Apollo in the Classroom

Apollo the Greek god came with me to work in a primary school, the wonderful Ireland Wood Primary, this week. I went on the bus and I wish I could say that he did too, but he was so heavy, a very large plaster bust, that I had him delivered to the school the day before my workshops began.

He sat looking majestic, if a little battered, on a side table in the school hall, where we were working, and very soon became the focus of our attention.

My sixty Year Six pupils had been studying the Ancient Greeks and were brimming with enthusiasm. I got them to think about what it would be like to be Apollo after we talked about his characteristics as a god. And then I asked them half a dozen questions which I suggested they answer in the first person as if they were Apollo himself.

Very soon children who had been shy and reluctant to share their writing were vying with each other to read out their ideas.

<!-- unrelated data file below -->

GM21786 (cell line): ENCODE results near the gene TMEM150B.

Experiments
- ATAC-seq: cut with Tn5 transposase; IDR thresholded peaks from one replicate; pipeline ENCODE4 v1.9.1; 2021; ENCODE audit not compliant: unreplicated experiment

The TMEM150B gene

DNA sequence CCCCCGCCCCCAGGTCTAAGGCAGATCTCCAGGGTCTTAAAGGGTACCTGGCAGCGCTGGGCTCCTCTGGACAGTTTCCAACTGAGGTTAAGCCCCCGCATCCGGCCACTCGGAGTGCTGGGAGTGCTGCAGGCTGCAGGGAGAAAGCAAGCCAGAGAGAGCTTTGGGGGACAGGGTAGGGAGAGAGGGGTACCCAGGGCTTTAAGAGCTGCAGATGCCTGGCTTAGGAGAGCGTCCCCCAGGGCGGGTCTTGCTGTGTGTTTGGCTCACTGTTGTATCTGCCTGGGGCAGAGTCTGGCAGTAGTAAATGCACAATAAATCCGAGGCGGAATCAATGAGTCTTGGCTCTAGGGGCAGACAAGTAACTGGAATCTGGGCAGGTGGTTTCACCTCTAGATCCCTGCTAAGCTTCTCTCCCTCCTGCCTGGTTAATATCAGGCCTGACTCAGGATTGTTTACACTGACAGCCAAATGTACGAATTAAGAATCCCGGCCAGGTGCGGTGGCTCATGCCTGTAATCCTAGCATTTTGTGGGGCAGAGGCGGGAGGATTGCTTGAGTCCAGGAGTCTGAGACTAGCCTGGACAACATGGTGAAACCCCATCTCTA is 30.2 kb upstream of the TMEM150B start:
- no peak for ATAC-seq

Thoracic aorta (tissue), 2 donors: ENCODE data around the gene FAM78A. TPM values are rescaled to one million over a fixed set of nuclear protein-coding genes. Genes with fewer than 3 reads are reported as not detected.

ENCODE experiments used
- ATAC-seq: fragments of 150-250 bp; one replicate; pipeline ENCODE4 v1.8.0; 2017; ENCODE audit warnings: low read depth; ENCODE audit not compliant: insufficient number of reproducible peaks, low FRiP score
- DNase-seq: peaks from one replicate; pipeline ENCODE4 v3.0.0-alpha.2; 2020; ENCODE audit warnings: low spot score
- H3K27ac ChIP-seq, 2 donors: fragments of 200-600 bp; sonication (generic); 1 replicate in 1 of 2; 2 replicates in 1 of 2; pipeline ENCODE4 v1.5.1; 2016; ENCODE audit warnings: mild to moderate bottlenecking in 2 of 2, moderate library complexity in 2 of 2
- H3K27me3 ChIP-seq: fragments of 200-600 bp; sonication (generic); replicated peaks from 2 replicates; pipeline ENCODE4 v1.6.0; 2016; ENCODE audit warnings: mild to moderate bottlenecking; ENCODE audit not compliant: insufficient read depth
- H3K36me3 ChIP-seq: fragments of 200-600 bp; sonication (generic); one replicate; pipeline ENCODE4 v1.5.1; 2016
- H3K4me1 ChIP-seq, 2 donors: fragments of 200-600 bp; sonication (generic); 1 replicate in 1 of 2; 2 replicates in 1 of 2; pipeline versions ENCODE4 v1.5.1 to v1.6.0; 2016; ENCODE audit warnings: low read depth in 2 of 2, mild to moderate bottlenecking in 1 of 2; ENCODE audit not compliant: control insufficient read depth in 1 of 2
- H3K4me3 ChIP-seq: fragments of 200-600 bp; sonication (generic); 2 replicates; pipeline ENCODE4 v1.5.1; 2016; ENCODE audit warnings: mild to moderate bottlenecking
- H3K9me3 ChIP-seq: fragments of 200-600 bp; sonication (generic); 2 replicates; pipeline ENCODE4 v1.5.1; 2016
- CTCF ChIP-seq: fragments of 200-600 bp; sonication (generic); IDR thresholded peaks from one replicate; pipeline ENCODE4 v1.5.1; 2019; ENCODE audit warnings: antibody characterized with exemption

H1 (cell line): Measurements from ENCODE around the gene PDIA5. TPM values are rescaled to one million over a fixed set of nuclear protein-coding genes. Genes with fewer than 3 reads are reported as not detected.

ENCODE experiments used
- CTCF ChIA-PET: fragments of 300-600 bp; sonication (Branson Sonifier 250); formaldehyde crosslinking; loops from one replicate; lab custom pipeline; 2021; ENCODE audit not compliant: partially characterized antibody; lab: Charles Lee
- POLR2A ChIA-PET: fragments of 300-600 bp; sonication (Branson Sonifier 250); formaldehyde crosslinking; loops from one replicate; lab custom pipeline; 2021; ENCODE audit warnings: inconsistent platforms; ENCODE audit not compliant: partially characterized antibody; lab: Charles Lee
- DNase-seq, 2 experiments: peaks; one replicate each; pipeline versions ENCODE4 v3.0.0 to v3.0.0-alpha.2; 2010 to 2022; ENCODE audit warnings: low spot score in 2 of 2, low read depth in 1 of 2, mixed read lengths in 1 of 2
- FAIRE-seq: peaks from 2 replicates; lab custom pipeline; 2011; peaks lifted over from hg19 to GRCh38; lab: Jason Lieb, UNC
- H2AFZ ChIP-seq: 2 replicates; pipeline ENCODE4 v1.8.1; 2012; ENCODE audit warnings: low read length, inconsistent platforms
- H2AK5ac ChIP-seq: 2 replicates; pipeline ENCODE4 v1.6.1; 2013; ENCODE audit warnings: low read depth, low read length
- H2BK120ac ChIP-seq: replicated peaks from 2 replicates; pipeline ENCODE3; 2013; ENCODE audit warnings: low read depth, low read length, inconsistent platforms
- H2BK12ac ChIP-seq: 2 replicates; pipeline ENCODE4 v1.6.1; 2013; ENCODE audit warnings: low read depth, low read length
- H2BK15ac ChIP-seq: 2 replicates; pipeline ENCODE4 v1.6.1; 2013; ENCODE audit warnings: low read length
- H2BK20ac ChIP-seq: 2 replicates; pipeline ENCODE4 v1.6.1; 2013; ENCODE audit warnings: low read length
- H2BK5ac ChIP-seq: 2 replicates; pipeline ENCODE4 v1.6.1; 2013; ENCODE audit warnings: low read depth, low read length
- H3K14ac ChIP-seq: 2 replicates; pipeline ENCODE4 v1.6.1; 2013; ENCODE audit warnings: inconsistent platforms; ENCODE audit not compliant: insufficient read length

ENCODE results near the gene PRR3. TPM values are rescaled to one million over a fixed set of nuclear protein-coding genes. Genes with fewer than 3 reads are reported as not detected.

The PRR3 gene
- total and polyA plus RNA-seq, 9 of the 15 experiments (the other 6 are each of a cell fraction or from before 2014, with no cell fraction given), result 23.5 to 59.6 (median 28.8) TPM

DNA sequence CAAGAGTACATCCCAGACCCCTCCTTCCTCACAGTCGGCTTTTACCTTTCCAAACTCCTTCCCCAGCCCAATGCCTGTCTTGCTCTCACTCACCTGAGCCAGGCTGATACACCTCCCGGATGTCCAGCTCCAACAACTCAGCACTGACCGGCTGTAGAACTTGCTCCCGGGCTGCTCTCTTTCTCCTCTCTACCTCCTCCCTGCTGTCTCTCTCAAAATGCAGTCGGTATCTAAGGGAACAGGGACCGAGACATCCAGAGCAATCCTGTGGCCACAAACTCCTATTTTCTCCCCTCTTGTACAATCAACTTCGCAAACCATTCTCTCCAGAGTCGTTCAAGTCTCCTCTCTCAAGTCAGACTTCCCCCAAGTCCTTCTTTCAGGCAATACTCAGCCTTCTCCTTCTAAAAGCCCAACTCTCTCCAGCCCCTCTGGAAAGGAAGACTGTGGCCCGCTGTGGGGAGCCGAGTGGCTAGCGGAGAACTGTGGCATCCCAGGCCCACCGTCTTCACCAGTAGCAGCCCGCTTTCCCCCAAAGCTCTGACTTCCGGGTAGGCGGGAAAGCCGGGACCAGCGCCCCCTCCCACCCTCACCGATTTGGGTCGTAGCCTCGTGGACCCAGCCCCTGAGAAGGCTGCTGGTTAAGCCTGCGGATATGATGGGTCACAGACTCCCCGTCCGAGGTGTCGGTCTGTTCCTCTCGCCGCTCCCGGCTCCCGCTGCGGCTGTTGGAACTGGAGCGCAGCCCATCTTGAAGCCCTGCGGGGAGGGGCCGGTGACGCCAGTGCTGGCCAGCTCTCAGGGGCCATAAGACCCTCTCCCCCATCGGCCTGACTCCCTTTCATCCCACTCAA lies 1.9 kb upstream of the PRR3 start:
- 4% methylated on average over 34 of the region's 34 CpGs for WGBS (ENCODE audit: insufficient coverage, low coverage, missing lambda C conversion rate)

On our second session we did a redrafting session with a lot of emphasis on how to perform their work to an audience. Confidence and assurance visibly grew.

The final session was a sharing session with Year 5, filmed so that the parents of the young poets could see what they had been doing, and how brilliant they had been. Their words were wonderful, insightful, thoughtful and full of imagination. We all felt proud. I’m sure Apollo did too.

P.S: Here is a poem from my 2021 collection ‘Heart Stones’ about moving the bust of Apollo from West Yorkshire to East Yorkshire in the car.


He is unresisting, thrust in the car,
Curly head against the passenger seat,
The dog moves up closer though not too near
Perhaps there’s still strength to the sun god’s heat.
Moving Apollo is not done with ease
His wattage dimmed but still to be felt
I wonder about all the legalese
Of transporting a god, to belt or not to belt?
In the end he makes the transition
Between the Yorkshires, imperturbably
Taking up a commanding position,
Profile displayed, a stony gaze that does not see.
Who knows the journeys that he has taken,
Chipped and cracked but in the end unbroken.

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